pooled estimate of variance (P \ 0É05) for between-tissue comparisons at any imaging date, and data points are the mean of
six ROI measurements on each of four fruit. In (C), error bars
are LSDs (P \ 0É05) for between-tissue comparisons at speciÐc times, and data points are the mean of three replicates.
Arrows indicate commencement of commercial harvest.
Smith 1988), they appear to have no signiÐcant inÑuence on the magnitude of relaxation properties.
In fact, no consistent, strong associations between
composition and relaxation times were established for
any tissue components. Where strong associations were
indicated, these tended to be dependent on the inÑuence
of a single data point and were discounted. T relax1
ation time in the basal, median or distal regions of Ñesh,
for example, was found to be negatively correlated
(P \ 0É05) with moisture content (%) and the concentrations of P, Ca, Cu or Fe. However, the same relationships were absent for locule and core tissue. Other
correlations were found between measurements in either
a particular tissue or at particular times. T and T 1
2
CPMG were correlated with Ñesh N concentration in
median sections, but not others, while T was negatively
1
correlated with total free sugars at weeks 8 and 23 only.
Many of these associations appear coincidental and
make no obvious physiological sense. Further analysis
using stepwise regression was precluded in that measurements were only recorded on six occasions during
the season.
Dramatic changes in relaxation times following
harvest were entirely absent (Fig 3, Table 1). Free and
total sugars increased between 100 and 300% after
harvest and soluble solids by 68%, as expected (Fig 3,
Table 1). However, this marked alteration in solution
composition was not reÑected in detectable changes in
relaxation properties.
Small fruit (A arguta)
Visual inspection of images from the 21-day A arguta
ripening experiment implied that changes in relaxation
times were minimal. Examples of calculated images produced from each pulse sequence experiment are shown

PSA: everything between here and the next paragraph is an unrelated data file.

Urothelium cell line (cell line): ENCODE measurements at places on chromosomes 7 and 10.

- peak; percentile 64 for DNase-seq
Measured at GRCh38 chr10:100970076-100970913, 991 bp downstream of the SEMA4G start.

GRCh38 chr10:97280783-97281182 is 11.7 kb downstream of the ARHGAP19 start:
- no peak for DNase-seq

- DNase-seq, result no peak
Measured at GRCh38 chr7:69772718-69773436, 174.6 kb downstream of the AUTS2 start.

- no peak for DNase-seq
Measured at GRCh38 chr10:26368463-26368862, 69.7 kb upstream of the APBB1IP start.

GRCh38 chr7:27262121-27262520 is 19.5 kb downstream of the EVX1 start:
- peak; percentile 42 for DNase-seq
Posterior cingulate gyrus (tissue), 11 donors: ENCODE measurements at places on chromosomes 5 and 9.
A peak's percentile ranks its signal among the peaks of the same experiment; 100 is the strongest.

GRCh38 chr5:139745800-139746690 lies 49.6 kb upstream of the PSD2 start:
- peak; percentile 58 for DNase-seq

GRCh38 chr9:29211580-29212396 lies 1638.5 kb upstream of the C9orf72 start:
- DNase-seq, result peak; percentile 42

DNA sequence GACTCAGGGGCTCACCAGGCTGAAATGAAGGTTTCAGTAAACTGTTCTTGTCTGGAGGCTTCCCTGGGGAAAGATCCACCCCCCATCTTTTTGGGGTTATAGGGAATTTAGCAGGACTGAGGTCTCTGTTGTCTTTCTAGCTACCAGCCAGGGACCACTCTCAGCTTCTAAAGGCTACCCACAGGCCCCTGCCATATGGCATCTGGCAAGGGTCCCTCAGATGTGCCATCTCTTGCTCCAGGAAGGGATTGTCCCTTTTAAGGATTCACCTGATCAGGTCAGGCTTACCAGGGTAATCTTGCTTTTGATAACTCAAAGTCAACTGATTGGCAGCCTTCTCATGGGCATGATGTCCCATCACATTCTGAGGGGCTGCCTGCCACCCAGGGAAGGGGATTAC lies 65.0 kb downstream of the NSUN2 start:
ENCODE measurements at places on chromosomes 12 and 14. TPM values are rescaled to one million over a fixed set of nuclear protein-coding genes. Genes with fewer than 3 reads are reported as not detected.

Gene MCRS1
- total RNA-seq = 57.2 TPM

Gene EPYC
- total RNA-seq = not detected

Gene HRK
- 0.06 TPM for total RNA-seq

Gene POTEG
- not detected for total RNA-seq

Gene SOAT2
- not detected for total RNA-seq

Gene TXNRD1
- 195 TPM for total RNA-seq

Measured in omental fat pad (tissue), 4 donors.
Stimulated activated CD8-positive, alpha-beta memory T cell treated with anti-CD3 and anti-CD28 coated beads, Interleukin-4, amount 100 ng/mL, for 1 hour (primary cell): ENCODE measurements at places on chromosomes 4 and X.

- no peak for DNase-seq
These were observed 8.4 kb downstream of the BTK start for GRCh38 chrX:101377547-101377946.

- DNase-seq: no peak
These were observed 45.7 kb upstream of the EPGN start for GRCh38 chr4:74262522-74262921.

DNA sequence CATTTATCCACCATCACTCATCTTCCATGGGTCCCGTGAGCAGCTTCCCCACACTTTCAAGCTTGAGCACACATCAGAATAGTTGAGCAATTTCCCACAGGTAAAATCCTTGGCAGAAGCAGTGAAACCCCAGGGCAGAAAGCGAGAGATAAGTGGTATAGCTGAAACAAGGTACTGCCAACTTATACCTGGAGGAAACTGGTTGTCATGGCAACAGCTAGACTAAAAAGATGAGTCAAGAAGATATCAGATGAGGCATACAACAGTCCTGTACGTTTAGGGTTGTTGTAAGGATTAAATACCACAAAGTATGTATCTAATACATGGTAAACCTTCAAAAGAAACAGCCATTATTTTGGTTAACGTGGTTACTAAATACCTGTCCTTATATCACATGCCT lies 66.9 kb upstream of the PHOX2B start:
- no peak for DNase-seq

for day 4 data only (Fig 4). The images are notable for
the lack of contrast between locule and Ñesh (cf Fig 2).
The darker intensity of the core suggests a longer T
1
relaxation time or a shorter transverse relaxation time
relative to the other two tissues. In the case of the selfdi†usion coefficient (D), the darker intensities are consistent with increased solution viscosity or slower
di†usion. With the exception of the seeds and core, the
TABLE 1
Relationship between maturation status, type of tissue and magnetic and compositional properties of unripe kiwifruit (A
deliciosa) at commercial harvest (6É2% soluble solids content) and at eating ripeness 1 month latera
Parameter
T
1
T -CPMG
2
Fructose
Glucose
Sucrose
Total soluble sugars
Total soluble solidsb (%)
Flesh
L ocule
Core
Unripe
Ripe
P
Unripe
Ripe
P
Unripe
Ripe
P
1610
201É4
13É8
12É0
5É4
32É4
6É3
1809
215É9
45É7
41É8
16É7
106É9
10É6
NS
NS
**
NS
**
*
***
1774
344É3
10É9
10É1
5É7
28É0
1792
354É6
34É3
32É0
11É0
79É6
NS
NS
**
***
*
**
874
88É9
14É2
12É3
7É6
37É9
1370
105É8
49É2
40É4
29É2
126É1
NS
NS
***
***
*
***
a Relaxation data were collected from the same four fruit on each occasion. Probability (P) is based on a t-test with n \ 6
degrees of freedom for relaxation measurements and n \ 4 for sugars. Units are ms for relaxation and mg g~1 dry weight
for carbohydrates.
b Whole fruit measurement.
354
C J Clark, L N Drummond, J S MacFall
Fig 4. Tissue contrasts in A arguta derived from di†erent pulse sequence experiments. Calculated images show spin-lattice relaxation (T , 0È2500 ms), spin-spin relaxation (T se, 0È200 ms), gradient echo (T *, 0È4 ms), spin-spin relaxation using a CPMG pulse
2
2 obtained from the T -CPMG sequence, and the
sequence1 (T cp, 0È300 ms), pseudo proton spin-density
(0È2000 arbitrary units)
2
2
self-di†usion coefficient for water (0È3É5 ] 10~9 m2 s~1), respectively. Ranges in parentheses refer to values delineating the greyscale setting in each panel. All images are of the same fruit at 4 days after harvest and are based on 256 ] 256 pixel data arrays
(resolution 98 lm), except the self-di†usion image which is 128 ] 128. The scale marker (5 mm) in the Ðrst image applies to each